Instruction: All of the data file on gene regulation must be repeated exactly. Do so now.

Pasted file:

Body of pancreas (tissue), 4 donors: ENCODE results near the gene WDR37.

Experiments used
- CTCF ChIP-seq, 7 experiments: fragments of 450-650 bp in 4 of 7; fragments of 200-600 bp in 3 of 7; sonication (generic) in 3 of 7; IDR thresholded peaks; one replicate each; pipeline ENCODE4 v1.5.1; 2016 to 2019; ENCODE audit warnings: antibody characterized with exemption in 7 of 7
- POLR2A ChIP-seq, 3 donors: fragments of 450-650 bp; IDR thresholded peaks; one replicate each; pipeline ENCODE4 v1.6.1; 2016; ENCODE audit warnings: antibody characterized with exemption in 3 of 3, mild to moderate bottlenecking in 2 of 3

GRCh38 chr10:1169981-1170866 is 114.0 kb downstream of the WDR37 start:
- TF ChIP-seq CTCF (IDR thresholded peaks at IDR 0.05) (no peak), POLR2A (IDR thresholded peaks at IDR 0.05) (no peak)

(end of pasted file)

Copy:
Body of pancreas (tissue), 4 donors: ENCODE results near the gene WDR37.

Experiments used
- CTCF ChIP-seq, 7 experiments: fragments of 450-650 bp in 4 of 7; fragments of 200-600 bp in 3 of 7; sonication (generic) in 3 of 7; IDR thresholded peaks; one replicate each; pipeline ENCODE4 v1.5.1; 2016 to 2019; ENCODE audit warnings: antibody characterized with exemption in 7 of 7
- POLR2A ChIP-seq, 3 donors: fragments of 450-650 bp; IDR thresholded peaks; one replicate each; pipeline ENCODE4 v1.6.1; 2016; ENCODE audit warnings: antibody characterized with exemption in 3 of 3, mild to moderate bottlenecking in 2 of 3

GRCh38 chr10:1169981-1170866 is 114.0 kb downstream of the WDR37 start:
- TF ChIP-seq CTCF (IDR thresholded peaks at IDR 0.05) (no peak), POLR2A (IDR thresholded peaks at IDR 0.05) (no peak)